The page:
This delightful trail starts near the staff house, a short walk from the lodge. It offers an excellent understanding of the regeneration process that forests undergo following deforestation. The first part of the trail was used for pasture just 15 years ago, and now it’s a beautiful young forest, dominated by pioneer species of Miconia tree. The trail ends in lovely mature forest before returning along the main path. On this trail we can put the story of Tarzan to the test. Vines are bridges connecting the forest canopy, and some are strong enough to hold the weight of a person. Halfway along this trail, we can take a swing on Mashpi’s very own Tarzan rope-vine – shouting like Tarzan optional!
This is a short and easy trail which we use mostly for night walks due to its richness in insects. It’s named after the luminous ‘fox fire’ fungus that occurs here. It’s a glow in the dark living experience!
This is the longest trail we have designed so far in the Reserve, covering more than 2 miles (3.5 km if the walk starts from the hotel) and connecting different attractions of the reserve. On this trail we can observe spots where the Club-wing Manakin birds gather to perform their courtship dances. These locations are known as leks. This trail also leads to a fork down to the Healing Waterfall (1.3 km), and finally to the Laguna River. We return wading and walking upstream in the river to the Magnolia trail and from there back to the lodge (2 hours 1.5 km).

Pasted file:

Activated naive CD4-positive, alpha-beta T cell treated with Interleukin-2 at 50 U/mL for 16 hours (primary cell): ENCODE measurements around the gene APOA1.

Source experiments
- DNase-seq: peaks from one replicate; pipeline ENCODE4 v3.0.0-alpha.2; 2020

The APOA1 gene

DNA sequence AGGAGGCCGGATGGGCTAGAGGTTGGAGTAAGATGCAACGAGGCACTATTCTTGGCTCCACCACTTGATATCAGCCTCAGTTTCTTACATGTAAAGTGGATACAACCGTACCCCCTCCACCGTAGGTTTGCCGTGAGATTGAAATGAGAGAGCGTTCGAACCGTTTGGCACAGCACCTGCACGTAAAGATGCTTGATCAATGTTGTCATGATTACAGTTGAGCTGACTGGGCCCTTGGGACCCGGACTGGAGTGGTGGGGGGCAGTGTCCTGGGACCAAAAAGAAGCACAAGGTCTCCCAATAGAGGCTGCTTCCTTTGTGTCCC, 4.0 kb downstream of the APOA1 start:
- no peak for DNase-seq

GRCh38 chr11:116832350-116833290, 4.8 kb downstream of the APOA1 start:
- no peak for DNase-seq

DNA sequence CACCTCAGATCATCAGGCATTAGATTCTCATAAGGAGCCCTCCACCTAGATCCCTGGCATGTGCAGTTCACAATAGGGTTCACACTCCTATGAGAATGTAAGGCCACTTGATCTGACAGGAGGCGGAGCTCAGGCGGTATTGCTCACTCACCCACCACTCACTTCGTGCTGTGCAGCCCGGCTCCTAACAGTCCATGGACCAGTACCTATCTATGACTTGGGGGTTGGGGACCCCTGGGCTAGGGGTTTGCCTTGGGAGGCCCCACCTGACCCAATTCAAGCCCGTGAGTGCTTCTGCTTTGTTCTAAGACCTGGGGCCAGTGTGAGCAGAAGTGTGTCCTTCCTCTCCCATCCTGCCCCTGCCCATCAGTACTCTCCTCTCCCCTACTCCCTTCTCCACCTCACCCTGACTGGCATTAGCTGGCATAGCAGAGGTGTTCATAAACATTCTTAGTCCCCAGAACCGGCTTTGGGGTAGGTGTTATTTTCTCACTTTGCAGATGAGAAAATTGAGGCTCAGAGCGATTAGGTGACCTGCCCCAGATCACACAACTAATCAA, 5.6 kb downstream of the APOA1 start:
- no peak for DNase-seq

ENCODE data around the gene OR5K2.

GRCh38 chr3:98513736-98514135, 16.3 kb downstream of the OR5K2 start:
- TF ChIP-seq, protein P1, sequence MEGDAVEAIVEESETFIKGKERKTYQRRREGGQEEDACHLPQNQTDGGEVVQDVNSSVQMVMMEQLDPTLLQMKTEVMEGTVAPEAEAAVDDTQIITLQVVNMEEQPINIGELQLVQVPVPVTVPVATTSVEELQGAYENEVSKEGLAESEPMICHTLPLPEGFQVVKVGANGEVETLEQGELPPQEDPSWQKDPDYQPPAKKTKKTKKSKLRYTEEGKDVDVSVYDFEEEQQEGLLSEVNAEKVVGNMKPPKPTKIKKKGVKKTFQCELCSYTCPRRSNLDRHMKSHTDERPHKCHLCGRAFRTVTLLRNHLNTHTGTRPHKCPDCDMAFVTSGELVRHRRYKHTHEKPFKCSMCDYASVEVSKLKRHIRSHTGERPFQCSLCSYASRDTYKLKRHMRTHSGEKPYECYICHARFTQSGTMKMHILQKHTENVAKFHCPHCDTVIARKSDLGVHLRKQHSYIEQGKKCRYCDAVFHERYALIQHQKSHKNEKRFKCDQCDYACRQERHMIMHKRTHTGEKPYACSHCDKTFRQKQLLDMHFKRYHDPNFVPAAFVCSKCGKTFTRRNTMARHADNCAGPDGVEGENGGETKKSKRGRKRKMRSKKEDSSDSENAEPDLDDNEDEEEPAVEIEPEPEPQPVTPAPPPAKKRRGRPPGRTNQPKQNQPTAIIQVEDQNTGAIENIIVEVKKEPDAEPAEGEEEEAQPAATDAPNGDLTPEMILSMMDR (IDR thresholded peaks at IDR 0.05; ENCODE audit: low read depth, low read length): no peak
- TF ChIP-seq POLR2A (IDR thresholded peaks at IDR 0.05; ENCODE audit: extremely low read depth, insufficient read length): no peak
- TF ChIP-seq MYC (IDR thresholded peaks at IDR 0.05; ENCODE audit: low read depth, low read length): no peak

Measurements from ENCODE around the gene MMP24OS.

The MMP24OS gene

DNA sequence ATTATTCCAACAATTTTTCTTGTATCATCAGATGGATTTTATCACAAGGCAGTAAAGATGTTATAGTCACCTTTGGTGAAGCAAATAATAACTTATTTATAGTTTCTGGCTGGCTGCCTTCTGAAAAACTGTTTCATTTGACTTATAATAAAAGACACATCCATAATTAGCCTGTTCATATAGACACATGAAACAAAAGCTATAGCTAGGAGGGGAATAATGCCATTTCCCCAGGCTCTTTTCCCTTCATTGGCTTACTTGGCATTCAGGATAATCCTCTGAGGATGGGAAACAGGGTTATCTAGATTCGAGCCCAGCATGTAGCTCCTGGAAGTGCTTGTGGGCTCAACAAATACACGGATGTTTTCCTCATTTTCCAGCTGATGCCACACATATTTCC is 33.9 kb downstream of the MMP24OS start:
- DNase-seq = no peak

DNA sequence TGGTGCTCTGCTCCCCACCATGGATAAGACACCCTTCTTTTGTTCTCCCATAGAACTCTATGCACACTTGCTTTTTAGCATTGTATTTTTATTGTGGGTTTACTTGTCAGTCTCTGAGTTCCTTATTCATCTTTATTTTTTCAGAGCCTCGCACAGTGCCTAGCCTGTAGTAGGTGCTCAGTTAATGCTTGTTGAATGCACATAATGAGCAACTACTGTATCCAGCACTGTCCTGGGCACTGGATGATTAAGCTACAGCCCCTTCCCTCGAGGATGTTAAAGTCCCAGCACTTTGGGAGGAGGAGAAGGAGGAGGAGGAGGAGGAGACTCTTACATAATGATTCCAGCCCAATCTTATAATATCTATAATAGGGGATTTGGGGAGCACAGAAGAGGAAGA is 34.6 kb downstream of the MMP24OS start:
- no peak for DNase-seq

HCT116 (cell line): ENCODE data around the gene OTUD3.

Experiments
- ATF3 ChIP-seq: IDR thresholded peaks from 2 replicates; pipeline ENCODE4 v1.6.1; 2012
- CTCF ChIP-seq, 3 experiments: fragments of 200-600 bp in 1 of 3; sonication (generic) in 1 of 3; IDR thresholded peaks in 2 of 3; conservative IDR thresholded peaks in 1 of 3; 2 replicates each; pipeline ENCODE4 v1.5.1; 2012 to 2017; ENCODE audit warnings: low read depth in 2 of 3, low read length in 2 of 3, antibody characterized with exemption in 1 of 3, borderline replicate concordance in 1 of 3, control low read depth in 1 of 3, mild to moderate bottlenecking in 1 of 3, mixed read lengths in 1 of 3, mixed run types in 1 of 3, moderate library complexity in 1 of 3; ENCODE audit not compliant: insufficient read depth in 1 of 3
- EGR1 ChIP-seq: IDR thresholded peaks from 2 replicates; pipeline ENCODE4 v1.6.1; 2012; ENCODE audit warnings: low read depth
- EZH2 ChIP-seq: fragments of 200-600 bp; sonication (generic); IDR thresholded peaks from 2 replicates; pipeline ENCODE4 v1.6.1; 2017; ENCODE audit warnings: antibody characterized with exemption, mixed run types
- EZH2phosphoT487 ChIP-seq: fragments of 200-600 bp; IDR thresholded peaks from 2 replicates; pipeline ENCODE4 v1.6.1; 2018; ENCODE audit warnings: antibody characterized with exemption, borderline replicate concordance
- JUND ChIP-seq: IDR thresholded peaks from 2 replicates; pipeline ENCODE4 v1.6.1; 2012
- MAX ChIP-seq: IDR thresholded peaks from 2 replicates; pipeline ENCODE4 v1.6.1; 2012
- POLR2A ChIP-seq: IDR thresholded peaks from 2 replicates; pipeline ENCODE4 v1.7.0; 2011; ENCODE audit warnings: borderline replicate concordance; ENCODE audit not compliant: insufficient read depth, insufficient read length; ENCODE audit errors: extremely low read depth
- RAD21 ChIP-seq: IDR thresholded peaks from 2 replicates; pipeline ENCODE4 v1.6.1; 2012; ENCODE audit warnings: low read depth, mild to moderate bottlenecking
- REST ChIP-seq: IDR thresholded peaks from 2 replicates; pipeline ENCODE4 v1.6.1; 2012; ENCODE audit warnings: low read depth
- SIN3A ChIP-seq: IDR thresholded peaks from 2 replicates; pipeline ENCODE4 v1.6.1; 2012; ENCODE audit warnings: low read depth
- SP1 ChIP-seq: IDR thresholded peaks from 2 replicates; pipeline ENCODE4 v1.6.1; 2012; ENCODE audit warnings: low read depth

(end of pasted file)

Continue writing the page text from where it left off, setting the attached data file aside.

The Mashpi forest is transformed at night, with far more activity than during the day. This lagoon lies a short walk along the road from the hotel, where a waterfall and river form a beautiful pond. This is the ideal habitat for various species of frogs – rain frogs, glass frogs and tree frogs – as well as other fascinating species we might encounter. In this lagoon, our scientific investigation team was able to discover a new species for science: the Mashpi Torrenteer. Its Latin name is Hyloscirtus mashpi, which means guardian of the river.
Water is key to life in Mashpi, and there’s nothing like a refreshing dip full of nature´s energy at the end of a hike! The water temperature is between 18 and 20°C (64 and 68°F). Don’t forget your swimming suit if you want to swim! This medium-difficulty trail takes us on a magical walk through primary forest where many of the centenarian trees of the Reserve survived logging, with the copal tree (Dacryodes cupularis) being the most emblematic. It leads us down to a waterfall, whose rocks conjure an enchanting curtain of mist all around. The resin from this tree is used as an anaesthetic and for burning as incense; it’s also combustible.